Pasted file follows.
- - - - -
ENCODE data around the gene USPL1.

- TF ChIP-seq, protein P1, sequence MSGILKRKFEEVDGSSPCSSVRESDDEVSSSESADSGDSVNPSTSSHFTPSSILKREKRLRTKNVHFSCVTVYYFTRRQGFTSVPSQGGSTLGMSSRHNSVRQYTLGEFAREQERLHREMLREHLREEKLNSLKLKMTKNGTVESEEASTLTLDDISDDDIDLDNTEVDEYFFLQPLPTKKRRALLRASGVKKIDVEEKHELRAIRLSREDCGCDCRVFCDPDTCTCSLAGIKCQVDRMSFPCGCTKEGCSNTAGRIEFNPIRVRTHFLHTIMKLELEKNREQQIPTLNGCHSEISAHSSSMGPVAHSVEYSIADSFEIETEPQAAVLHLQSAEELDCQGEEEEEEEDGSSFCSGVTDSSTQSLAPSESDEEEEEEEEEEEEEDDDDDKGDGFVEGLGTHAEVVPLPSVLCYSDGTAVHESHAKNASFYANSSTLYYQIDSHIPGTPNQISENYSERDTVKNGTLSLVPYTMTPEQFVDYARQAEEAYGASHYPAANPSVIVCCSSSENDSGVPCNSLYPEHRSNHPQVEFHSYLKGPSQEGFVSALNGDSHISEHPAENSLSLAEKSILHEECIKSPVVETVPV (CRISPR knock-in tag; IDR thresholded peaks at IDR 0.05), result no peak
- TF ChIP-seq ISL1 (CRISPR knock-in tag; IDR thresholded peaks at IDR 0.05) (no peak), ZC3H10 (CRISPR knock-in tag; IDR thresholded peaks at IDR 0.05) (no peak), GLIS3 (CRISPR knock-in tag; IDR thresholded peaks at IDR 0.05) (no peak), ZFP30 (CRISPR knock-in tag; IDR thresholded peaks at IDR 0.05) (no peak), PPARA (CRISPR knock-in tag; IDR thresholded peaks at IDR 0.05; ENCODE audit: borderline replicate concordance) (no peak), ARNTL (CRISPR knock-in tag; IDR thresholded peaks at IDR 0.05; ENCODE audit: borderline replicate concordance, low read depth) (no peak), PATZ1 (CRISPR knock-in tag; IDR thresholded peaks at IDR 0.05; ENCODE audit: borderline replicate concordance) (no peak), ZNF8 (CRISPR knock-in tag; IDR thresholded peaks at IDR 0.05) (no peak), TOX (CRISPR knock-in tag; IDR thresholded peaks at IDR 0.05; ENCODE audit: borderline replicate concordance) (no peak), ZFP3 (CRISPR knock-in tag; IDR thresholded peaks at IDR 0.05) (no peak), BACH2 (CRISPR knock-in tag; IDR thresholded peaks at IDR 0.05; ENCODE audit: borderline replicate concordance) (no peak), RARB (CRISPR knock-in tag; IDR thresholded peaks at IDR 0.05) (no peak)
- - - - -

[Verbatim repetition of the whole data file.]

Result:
ENCODE data around the gene USPL1.

- TF ChIP-seq, protein P1, sequence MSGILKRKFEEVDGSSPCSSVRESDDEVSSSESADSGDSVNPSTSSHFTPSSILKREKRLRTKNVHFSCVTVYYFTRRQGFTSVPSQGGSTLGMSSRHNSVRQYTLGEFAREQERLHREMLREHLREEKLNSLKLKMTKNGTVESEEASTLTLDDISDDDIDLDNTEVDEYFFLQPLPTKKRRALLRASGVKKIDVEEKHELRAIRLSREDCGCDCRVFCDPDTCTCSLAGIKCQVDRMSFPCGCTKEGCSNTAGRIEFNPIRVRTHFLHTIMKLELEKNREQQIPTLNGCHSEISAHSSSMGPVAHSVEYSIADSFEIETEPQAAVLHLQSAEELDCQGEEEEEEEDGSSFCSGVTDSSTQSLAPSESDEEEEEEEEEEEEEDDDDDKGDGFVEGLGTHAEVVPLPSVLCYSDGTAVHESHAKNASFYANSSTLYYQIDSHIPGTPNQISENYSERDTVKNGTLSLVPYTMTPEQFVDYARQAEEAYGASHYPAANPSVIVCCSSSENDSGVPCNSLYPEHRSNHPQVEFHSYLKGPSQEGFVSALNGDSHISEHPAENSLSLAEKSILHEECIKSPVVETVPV (CRISPR knock-in tag; IDR thresholded peaks at IDR 0.05), result no peak
- TF ChIP-seq ISL1 (CRISPR knock-in tag; IDR thresholded peaks at IDR 0.05) (no peak), ZC3H10 (CRISPR knock-in tag; IDR thresholded peaks at IDR 0.05) (no peak), GLIS3 (CRISPR knock-in tag; IDR thresholded peaks at IDR 0.05) (no peak), ZFP30 (CRISPR knock-in tag; IDR thresholded peaks at IDR 0.05) (no peak), PPARA (CRISPR knock-in tag; IDR thresholded peaks at IDR 0.05; ENCODE audit: borderline replicate concordance) (no peak), ARNTL (CRISPR knock-in tag; IDR thresholded peaks at IDR 0.05; ENCODE audit: borderline replicate concordance, low read depth) (no peak), PATZ1 (CRISPR knock-in tag; IDR thresholded peaks at IDR 0.05; ENCODE audit: borderline replicate concordance) (no peak), ZNF8 (CRISPR knock-in tag; IDR thresholded peaks at IDR 0.05) (no peak), TOX (CRISPR knock-in tag; IDR thresholded peaks at IDR 0.05; ENCODE audit: borderline replicate concordance) (no peak), ZFP3 (CRISPR knock-in tag; IDR thresholded peaks at IDR 0.05) (no peak), BACH2 (CRISPR knock-in tag; IDR thresholded peaks at IDR 0.05; ENCODE audit: borderline replicate concordance) (no peak), RARB (CRISPR knock-in tag; IDR thresholded peaks at IDR 0.05) (no peak)